15 years later, I’ve taken the train more times than I can count. With two viable trains, the el and the Metra, within minutes of my house, there is no better or more efficient way to get into the city. Mass transit has always been a logical option for me, so you can imagine my surprise when I moved to Indiana for college, without a car, and had no reasonable way to get around. In the few years that I have lived here, I have seen many different areas of the Hoosier state. Towns are few and far between, giving the state that small town feel; small towns that could thrive with the addition of rail. The people I have met along the way have so much to offer, and I just think of how they could share their gifts with the state if there was a more convenient way of transportation. With the unpredictable weather, and the ever expanding roadway construction, rail would be a benefit to the people of Indiana.
Mass Transit is worth fighting for.
By: Jill Clark
I wasn’t sure what to expect when I walked in to the Delaware County Model Train Show in late February. I imagined a lot of Thomas the Tank Engine, train sets that are usually displayed at the mall, and overalls. What I found instead were people that were passionate about trains (playfully called ‘foamers’), unique collections in pristine condition, and stories about any aspect of rail you could imagine.
As I weaved throughout the tables lined to the edge with model train parts, books, and other memorabilia, I encountered some folks who were happy enough to share their stories with me.
One of my favorite people at the event was an older woman and her husband who collected the fine china served in the meal cars on various train lines. She had complete sets of beautiful, hand painted china that you couldn’t help but stare at. She told me how every year, she and her husband travel by train to their vacation spot. They always went somewhere new, and the train was the best way to get there. She piped in how trains nowadays serve all their food on paper plates, or throw it in a microwave in a styrofoam container. She was proud of the china collection she had acquired, and it was truly a marvel to see.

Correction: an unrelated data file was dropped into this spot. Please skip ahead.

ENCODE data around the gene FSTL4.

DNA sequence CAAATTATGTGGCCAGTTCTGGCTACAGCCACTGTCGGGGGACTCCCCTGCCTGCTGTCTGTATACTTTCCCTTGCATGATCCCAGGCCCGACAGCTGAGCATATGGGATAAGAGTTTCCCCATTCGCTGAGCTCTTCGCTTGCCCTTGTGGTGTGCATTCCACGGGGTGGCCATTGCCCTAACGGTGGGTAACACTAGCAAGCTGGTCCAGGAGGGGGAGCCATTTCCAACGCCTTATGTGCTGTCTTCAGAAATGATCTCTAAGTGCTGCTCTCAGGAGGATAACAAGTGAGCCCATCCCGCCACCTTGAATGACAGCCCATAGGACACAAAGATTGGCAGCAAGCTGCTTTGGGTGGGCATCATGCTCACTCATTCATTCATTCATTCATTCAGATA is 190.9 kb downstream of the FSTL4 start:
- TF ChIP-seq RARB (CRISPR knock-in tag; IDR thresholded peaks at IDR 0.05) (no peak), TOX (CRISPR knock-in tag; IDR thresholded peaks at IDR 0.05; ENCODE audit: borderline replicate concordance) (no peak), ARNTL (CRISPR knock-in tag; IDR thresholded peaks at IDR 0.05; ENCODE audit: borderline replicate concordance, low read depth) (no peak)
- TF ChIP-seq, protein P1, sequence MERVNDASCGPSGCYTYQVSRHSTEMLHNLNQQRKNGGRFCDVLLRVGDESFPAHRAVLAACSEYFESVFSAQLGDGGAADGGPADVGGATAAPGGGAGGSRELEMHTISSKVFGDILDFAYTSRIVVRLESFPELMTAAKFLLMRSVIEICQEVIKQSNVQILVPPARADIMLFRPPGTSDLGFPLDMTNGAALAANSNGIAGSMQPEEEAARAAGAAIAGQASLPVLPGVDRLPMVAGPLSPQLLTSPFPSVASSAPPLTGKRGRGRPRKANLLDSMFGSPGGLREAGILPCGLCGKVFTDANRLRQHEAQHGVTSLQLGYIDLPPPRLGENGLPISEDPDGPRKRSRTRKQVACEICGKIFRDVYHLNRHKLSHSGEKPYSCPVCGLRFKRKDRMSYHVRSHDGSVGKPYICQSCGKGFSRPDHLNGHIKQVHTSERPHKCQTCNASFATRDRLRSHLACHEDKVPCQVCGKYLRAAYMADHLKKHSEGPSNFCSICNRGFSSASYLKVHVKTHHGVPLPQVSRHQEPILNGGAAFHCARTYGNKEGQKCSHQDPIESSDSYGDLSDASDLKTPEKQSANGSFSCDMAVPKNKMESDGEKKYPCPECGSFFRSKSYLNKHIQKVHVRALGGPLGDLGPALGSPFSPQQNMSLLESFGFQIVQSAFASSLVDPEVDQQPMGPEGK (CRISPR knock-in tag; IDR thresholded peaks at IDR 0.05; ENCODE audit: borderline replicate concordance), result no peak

Further along down the line, a man named Frank showed me his extensive collection of lapel pins, wax stamps, and Monon lanterns. All of the pins and wax seals were behind glass, all unique in their own way. He explained the process of creating a wax seal, as well as provided me with a brief history of some of the lapel pins in his collection. But what Frank was most proud of was his lantern collection. He pointed out the subtle differences they each had, as well as informed me of where he acquired the lanterns. He grinned from ear to ear during the entirety of our conversation.
In the next room, there were approximately 4 large model trains set up, all of them run by a crew in matching polo shirts. As I snapped pictures, one of the crew members tapped me on the shoulder to give me a rundown about the trains that were running on the track. He then proudly pointed to a little bridge construction scene that he happily informed me he had put together himself.
The Train Show was unlike anything I had ever experienced. There was the sense of community everywhere you looked in the room. People spoke to strangers as if they were old friends. These people have a passion, These are the kinds of people you would want to run into on the train.
By: Yorgo Douramacos
Half the team has spent the hours since sunrise stalking and documenting the repetitive yet dynamic pattern of arrival and departure along Charlotte, North Carolina’s nine mile Blue Line electric rail. Bisecting the city North to South, it seems to have been embraced as both convenience and amenity by the city’s residents.